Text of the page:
Riding to the Edge of Memory

How a Local Author Found Solace in Cycling

Story by Matthew St. Amand
Photography by John Liviero

There is a reason why the first words of my cycling book, The Kilominator, are: “Why, exactly, am I doing this?” I’m still trying to figure that out. 

Since May 2020, when I started recording my cycling data, I have pedaled 60,000 kilometres around Essex County. The mania remains as much a mystery to me now as it was when I first embarked on this journey. 

There was certainly a practical aspect to taking up cycling. Although I was busy collaborating on a book, Gas of Tank, with a friend and neighbour during 2020, the lockdowns of that year opened huge swaths of time. As a person with a natural propensity toward worry, I knew that I had to occupy those empty hours otherwise my anxiety would gnaw me to the bone.

It wasn’t long before the bicycle rides became adventures. Living in LaSalle, I challenged myself, one day, to cycle all the way to my old west Windsor neighbourhood. Such a palpable sense of nostalgia and remembrance unfurled in me during that ride, passing the home on Queen Street where my father was born, where his father died, past Bridge Avenue where my mother was born, along the riverfront where I had spent so much time as a kid. Rolling into Cameron Avenue, by my old grade school, my old home, I had traveled more than physical distance. Time had affected everything. My old school was empty and unused, my old home looked different; inexplicably the fire hydrants had relocated to the opposite side of the street. My memories filled in the gaps, and I caught glimpses of the old faces, heard the old voices, remembering running through sprinklers, as a kid, playing catch on the front lawn and the barely controlled chaos of the old schoolyard.

On another occasion, expanding my exploration, I rode to Walkerville, passing my grandfather’s old house on Lincoln Road. Recalling family folklore, when my mom was twenty years old, in her first job as a social worker, borrowing Grandpa Ted’s car to visit her clients. Grandpa coming home from the Ford foundry one day, saying: “I got you a car.” Mom hurrying excitedly to the garage at the other end of the backyard to see it, heart sinking at the sight of it: a banged-up old wreck with a cracked windshield, missing a few windows, stuffing bursting through holes in the seats. She opened the driver’s side door and found the car had no floor. Evening after evening, Grandpa worked on the car, installed a new floor, mended the seats, replaced the broken and missing windows, repaired and repainted the body, tuned up the engine.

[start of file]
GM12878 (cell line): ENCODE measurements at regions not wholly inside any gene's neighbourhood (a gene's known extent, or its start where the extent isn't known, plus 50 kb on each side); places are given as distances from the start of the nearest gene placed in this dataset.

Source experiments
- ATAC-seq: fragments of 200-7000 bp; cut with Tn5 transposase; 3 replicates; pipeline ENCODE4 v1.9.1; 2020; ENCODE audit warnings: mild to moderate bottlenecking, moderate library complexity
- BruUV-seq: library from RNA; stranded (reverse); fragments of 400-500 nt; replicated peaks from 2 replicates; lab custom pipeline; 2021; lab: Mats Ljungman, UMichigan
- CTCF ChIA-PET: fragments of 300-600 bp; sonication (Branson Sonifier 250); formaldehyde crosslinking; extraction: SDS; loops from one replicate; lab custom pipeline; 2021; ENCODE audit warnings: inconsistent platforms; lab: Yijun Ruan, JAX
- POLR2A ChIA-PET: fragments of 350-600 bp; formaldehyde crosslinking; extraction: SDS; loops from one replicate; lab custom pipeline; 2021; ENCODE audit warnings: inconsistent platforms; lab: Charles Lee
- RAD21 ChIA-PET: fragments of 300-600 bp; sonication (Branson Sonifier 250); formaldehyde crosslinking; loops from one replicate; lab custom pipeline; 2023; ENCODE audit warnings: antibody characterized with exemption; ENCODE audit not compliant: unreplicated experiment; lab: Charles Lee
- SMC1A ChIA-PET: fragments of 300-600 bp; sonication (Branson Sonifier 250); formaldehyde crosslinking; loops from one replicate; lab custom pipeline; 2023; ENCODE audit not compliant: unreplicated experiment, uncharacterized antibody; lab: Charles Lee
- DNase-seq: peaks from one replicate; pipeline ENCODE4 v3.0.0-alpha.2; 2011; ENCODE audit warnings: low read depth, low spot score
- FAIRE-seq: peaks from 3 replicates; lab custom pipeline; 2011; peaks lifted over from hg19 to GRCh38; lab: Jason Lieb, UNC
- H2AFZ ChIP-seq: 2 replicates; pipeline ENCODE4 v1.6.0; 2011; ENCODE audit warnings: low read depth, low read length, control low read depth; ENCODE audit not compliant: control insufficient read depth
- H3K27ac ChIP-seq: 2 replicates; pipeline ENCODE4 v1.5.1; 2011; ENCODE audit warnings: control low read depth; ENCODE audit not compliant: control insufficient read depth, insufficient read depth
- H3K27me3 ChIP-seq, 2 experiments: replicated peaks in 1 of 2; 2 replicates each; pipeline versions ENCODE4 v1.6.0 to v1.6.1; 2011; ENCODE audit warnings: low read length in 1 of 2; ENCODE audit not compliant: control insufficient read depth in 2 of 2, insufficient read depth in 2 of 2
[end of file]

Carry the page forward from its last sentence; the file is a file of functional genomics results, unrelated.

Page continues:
The old garage, the magic laboratory, remains to this day.

Another day, pushing myself to my outer limits, riding to Jefferson Avenue where Grandma St. Amand once lived. She was devoutly religious and so I was surprised when my mom shared a story with me about Grandma reading everyone’s tea leaves following a dinner at our home before I was born. Her prognostications came true. Weeks later when my mom told her, she remembers Grandma seemed surprised, and never read anyone’s tea leaves again. 

It was somewhere around that time, months into my riding, that I decided to write a book about the experience—how the kilometres intertwined with time and memory. As I lost weight—trimming down after years of sedentary existence as a cubicle-bound technical writer—I realized that exercise was the seventh or eighth reason why I cycled.

My book, The Kilominator, begins on the morning I rode one of my first metric centuries: 100 kilometres. There was only one destination for it: Emeryville. So, one August morning, when the weather report stated with certainty that a rainstorm was on the way, I embarked to ride clear across the county. The promised storm hit when I was at my halfway point. Soaked to the bone, questioning my ability to make decisions about when to ride, I trudged through the thunderous downpour. I got my first metric century and the first chapter of my book out of that experience.

My exploration of Essex County has been fascinating, and writing about the experience has been as much about explaining it to myself as sharing it with others. In a culture obsessed with exercise and weight loss, longevity and quality of life, it is interesting to realize that I finally found exercise when I wasn’t really looking for it. I cycled for other reasons; exercise was a side benefit.

Three full years and 60,000 kilometres later the mystery and enjoyment of cycling remains. My book is not a how-to manual about riding, but an attempt to explain what I found in cycling. If other people find encouragement in that, wonderful. As a person given to over-analyzing situations, deconstructing jokes until they are no longer funny, I’ve learned not to overthink my cycling. I do not dwell very long on “why?” It is a hobby not unlike building bird houses. Recording my data from each ride, I see my progress, plan rides of varying distances based on how many kilometres I need to get to the next milestone. My cycling app provides an endless procession of milestones. I strive for them all.

Among the best feedback I received about The Kilominator is that a person need not have any interest in cycling to enjoy it. 

Another reader commented: “Some books can be a slow burn and you need to be patient with them for a chapter or two. Not the case with The Kilominator. Right from the first few words, you feel drawn in as the author describes his experiences of trying to cycle through a massive storm while stuck out near Puce! The book is immediately engaging.”

The rides, as well as the book, are all about stories.

To learn more about The Kilominator, check out Signed copies of the book are available at Juniper Books and Storyteller Bookstore on Ottawa Street, and River Bookshop in Amherstburg.

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